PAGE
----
Head of Chambers
Assistant Coroner (Nottingham & Nottinghamshire)
Assistant Coroner (Leicestershire & Rutland)
President of Nottinghamshire Law Society 2016
Head of Education at Nova Trust
Senior Counsel at Criminal Justice Research Centre (Nottingham University)
Advocacy Trainer (Inner Temple)
Vulnerable Witness Facilitator
Bar representative NLS Criminal Law Committee
During this time Michael prosecuting Operation Normality (R v Dawes) for which he was commended by the Chief Constable (one of only three barristers to have even been so).
More recently, he developed an increasingly niche practice both in Regulatory Crime and cases of Homicide. His busy practice in silk has built upon his past success and reputation, with his being sought after on behalf of both prosecution and defence, in cases of Murder, Manslaughter, and which recently led to his being commended (together with James Varley) by the Chief Crown Prosecutor for the East Midlands both for his formidable advocacy and impressive level of witness care in the case of R v Ataul Mustafa.
Michael is frequently the first choice in cases of particular complexity or novelty and has a broad spectrum of experience across the entire panoply of criminal cases.
D lured his victim from her family home in Bradford to Derby with the promise of love, but then forced her to submit to wearing traditional Islamic dress to evade his detection for domestic violence. The pathology could not give a specific cause of death and so the case was pieced together from a variety of different sources and was both highly detailed and factually complicated, whilst having considerable cultural sensitivity.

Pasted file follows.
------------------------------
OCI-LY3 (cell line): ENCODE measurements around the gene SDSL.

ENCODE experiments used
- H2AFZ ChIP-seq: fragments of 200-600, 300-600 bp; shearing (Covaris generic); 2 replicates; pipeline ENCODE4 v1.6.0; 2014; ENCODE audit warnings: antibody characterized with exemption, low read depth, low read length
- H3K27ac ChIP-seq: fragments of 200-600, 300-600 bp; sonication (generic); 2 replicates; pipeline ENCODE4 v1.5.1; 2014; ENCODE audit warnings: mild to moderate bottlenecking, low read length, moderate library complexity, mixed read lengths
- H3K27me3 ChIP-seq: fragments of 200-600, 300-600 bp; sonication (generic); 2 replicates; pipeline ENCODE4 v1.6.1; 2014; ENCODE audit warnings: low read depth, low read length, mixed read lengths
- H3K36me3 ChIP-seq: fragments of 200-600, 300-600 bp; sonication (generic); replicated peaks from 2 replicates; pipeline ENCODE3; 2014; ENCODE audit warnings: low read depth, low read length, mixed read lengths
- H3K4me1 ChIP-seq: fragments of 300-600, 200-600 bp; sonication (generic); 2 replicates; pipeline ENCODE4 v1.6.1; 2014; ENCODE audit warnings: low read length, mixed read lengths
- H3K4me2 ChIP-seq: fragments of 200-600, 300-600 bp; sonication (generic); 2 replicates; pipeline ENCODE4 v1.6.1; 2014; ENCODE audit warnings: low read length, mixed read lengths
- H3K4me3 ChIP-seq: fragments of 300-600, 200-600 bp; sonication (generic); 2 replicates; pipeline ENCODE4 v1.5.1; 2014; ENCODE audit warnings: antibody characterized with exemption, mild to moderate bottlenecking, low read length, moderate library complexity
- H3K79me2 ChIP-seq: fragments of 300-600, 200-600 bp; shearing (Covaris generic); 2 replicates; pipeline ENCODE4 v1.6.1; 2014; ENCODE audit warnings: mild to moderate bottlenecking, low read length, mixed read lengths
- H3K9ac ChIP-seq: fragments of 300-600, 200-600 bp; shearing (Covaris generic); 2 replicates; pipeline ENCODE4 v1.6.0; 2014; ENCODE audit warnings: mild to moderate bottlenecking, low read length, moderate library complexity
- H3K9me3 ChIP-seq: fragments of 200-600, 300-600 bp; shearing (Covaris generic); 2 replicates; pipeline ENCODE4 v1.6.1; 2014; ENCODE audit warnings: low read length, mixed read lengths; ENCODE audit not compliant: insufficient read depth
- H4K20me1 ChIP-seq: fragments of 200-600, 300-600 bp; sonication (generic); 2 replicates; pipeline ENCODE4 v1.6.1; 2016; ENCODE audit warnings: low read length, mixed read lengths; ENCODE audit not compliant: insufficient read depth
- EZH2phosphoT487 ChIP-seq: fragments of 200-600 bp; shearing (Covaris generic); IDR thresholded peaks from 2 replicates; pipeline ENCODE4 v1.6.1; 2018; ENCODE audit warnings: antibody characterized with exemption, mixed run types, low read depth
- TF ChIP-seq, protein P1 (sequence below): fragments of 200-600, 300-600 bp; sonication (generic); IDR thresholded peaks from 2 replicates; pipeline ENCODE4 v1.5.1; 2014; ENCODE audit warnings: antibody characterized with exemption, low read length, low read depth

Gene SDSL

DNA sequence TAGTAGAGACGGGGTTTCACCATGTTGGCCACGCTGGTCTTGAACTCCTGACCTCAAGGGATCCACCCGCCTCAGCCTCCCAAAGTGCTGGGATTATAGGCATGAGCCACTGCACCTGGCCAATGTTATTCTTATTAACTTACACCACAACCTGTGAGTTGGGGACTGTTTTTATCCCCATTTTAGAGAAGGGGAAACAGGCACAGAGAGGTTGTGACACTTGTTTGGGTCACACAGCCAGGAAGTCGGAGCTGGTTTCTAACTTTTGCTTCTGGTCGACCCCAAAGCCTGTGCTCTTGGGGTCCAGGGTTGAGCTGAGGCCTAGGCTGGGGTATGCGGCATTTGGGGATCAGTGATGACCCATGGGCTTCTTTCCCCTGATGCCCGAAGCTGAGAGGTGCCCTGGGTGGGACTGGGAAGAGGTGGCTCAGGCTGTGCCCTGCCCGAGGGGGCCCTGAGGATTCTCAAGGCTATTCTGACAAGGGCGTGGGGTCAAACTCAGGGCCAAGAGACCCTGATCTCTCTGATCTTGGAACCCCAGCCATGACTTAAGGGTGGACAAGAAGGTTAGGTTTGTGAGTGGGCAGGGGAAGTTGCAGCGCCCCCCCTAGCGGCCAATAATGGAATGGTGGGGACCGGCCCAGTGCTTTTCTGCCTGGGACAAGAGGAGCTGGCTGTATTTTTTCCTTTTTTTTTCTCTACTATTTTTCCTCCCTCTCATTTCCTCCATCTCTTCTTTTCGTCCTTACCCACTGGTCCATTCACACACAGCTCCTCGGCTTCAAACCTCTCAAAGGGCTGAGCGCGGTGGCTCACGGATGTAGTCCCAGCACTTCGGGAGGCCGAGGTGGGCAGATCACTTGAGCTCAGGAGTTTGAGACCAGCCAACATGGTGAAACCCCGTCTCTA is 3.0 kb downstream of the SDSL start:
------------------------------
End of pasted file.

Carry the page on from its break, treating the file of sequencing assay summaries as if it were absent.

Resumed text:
D and two others were convicted of Murder (the victim being D’s husband) at their original trial, represented by other counsel. Michael represented D in Court of Appeal where the conviction was overturned, despite the fresh evidence not relating to the case specifically, and a retrial ordered. D was ultimately acquitted at re-trial (other two convicted).
D murdered her partner in the home they shared when he tried leaving her because of her alcoholism. Issues of Loss of Control and Diminished Responsibility featured. Case featured, as did Michael, in “Women Who Kill” series in USA. (On YouTube, search “Ellisha Allen documentary”).
D shot and killed a member of a rival gang in Birmingham over a drugs dispute. Complicated issues over evidence of background, hearsay (re gang information) and Bad Character arose at trial.
Outside D’s 16th birthday party, Lee Marshall, a longstanding associate of Colin Gunn, was killed by a single stab wound to the buttock. This case involved many covert prison and police bus recordings that included many damaging admissions. D was acquitted after an eight-week trial.
D claimed his partner, who had a long history of psychiatric issues including self-harming, had both injured herself and fallen down the stairs at the home they shared. The case was factually complex involving issues of Loss of Control, causation and intent.